Is Running Bad For Your Knees?
One of the advantages of the COVID-19 lockdown is the amount of extra exercise people are able to take part in. There is now much more time available compared to before and the weather is even doing its part. When the weather is good, the only equipment you need is a pair of runners.
As a result of more people taking part in running, I find I am receiving more and more phone calls from clients looking for advice regarding aches and pains which may be picked up during their training. 2 phone calls in a row yesterday included the age-old question, “Is running bad for your knees?”.
The short and simple answer to this is NO. This is not just my opinion, it is a fact which is backed up by extensive research. The most common misconception is that running, especially on the road, leads to “wear and tear” and eventually arthritis in the knees. This is simply just not true. There are countless research cases done in an attempt to verify this, and they all come back with the same findings.
Some researchers have used cadavers (dead bodies) as research. They take a close look at the knees of a runner compared to that of one who didn’t take part in regular running. They found the exact opposite to what we were always led to believe. The knees of runners were found to have much thicker cartilage in the knees. What this means is your body adapts to what is being asked of it and attempts to protect itself from harm. For a runner, the most impact is on the knees, so your body fights to protect your knees and goes as far as growing extra cartilage.
Another small test was done comparing the effects of 30 minutes of knee training in a seated position compared to 30 minutes running for recreational runners (Hyldahl et al, 2016). It actually found the seated exercise created more of an inflammatory effect that running did, and running in fact lowered inflammation levels.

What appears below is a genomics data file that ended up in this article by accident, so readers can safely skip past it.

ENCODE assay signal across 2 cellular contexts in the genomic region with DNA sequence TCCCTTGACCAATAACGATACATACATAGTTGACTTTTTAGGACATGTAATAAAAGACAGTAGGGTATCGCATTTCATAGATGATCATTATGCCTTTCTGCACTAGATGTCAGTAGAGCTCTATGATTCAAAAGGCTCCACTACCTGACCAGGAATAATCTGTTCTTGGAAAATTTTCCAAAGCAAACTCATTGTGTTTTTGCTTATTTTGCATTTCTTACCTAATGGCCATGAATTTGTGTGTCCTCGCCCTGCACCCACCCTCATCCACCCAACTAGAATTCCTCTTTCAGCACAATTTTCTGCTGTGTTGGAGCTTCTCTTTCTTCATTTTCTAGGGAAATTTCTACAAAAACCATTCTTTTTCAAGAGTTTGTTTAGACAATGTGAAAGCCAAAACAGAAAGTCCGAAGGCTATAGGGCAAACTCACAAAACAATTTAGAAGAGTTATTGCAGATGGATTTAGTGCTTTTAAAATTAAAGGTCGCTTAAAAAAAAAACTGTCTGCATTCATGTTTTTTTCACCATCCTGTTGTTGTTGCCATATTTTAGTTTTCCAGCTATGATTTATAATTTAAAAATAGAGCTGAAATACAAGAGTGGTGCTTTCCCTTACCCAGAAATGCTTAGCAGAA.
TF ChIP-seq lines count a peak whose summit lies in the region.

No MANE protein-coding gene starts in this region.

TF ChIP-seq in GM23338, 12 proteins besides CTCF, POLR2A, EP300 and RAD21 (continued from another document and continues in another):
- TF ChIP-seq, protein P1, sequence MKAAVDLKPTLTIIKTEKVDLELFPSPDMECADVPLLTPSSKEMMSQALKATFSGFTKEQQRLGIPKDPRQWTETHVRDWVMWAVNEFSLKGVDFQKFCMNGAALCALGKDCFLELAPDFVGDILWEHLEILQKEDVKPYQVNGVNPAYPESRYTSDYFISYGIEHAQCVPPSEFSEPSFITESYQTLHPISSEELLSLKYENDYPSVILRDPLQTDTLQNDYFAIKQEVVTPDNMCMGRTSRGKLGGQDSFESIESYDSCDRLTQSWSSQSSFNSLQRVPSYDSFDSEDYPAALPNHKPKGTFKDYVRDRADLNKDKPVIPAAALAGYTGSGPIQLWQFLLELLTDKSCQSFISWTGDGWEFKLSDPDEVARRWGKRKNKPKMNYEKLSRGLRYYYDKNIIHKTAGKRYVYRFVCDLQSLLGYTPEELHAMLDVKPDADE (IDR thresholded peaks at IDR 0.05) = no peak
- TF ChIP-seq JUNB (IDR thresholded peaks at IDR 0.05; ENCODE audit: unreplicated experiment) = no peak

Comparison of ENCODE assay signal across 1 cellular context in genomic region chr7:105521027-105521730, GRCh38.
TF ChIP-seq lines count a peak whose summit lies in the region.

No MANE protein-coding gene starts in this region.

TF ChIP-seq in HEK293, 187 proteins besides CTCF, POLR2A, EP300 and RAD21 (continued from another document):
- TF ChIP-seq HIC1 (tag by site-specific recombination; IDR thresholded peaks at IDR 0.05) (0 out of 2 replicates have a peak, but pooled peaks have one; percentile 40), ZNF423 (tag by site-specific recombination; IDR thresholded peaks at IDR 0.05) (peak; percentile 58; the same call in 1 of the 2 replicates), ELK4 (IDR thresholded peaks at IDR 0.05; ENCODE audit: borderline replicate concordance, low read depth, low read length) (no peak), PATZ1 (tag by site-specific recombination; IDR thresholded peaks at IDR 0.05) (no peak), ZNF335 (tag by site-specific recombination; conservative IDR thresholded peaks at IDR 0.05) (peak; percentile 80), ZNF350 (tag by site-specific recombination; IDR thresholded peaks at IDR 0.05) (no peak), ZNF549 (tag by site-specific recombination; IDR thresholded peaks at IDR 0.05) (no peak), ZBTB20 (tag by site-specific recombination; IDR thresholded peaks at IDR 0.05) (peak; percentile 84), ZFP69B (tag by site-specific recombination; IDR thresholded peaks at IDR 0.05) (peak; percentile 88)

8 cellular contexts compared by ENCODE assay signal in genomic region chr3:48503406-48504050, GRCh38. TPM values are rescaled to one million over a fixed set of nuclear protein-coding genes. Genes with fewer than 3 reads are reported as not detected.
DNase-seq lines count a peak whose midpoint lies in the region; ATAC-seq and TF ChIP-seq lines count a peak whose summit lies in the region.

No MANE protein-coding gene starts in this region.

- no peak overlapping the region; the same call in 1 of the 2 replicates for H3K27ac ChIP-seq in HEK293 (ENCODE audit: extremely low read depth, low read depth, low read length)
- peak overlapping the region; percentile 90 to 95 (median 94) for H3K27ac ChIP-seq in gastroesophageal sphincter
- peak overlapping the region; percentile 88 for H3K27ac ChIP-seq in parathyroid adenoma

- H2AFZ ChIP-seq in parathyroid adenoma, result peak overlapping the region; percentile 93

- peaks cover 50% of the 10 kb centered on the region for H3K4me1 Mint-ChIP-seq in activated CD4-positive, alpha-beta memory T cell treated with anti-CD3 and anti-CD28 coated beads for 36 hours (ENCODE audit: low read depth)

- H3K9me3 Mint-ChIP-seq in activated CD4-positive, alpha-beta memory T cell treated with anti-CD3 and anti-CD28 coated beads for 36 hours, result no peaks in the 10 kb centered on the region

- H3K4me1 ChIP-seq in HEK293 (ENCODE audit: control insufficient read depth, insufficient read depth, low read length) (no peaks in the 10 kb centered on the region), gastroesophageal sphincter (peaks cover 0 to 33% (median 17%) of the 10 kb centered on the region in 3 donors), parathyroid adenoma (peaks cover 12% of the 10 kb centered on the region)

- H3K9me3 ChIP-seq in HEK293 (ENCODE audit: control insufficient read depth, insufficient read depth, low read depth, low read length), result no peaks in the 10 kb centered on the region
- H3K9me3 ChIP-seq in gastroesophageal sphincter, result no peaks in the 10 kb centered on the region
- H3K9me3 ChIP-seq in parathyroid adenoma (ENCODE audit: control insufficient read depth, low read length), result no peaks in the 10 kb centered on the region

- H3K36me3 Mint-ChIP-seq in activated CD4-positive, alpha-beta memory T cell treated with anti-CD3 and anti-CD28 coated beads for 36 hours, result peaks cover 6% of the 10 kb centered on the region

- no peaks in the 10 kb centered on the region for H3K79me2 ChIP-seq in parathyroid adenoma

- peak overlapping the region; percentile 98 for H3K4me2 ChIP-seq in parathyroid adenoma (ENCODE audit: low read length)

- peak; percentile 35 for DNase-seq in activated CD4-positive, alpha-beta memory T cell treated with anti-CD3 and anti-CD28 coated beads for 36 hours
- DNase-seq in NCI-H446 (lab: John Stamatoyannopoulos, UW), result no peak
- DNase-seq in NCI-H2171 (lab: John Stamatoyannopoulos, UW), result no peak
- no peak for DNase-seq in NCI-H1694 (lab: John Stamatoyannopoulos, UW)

Some people argue they have wonky knees and shouldn’t run. I always point to one of my favourite long-distance athletes, Priscah Jeptoo. She won a silver medal in the marathon at the 2012 Olympics and can run a marathon in 2 hours 20 minutes. This is what her knees look like when she runs……
Another argument is that these examples are all runners and have been doing it all their lives, what I often hear is “I have only taken up running recently so my knees just aren’t able for it, they get so sore”. So, imagine you just took up bodyweight training. You do push-ups and squats every day.
What does this feel like? Your chest and arms are sore the next day if you do enough push-ups to actually be effective. Your thighs will be sore if you have done enough squats. But these feelings don’t lead us to think squats are bad for our thighs or push-ups are bad for our chest and arms. There is a general understanding that this is a sign that we are getting stronger and fitter and the exercises are effective. But if you completely over-do the squats and push-ups, you might be sore for a few days and unable to effectively do them the next day. You have simply done more than you are capable of at this stage and need to do a little less the next day.
So if you have just taken up running, and your knees get so sore that you can’t run the next day without pain, maybe you have started too fast. Take an extra day of rest from running and start smaller the next day. Instead of running 5km, maybe run 2 or 3. Maybe even slow your pace a little. Instead of doing 5km in one day, do it over 2 days. This allows your body to adapt better and will prevent unwanted knee pain.
Sometimes you will just get unlucky and pick up a little niggle here or there. This happens. It happens the novice runner and it happens the elite athlete, that’s why I am kept in a job. If you get unlucky and pick up a knock, get in touch. If the lockdown is still in place, we can offer you advice over the phone or we can arrange for an online consultation and help you on your way to better health and better fitness.
Running decreases a knee intra-articular cytokine and cartilage oligomeric matrix concentrations: a pilot study. Hyldahl RD, Evans A, Kwon S, Ridge ST, Robinson E, Hopkins JT, Seeley MK. Eur J Appl Physio 2016 Dec. (11-12) 2305-2314. Epub 2016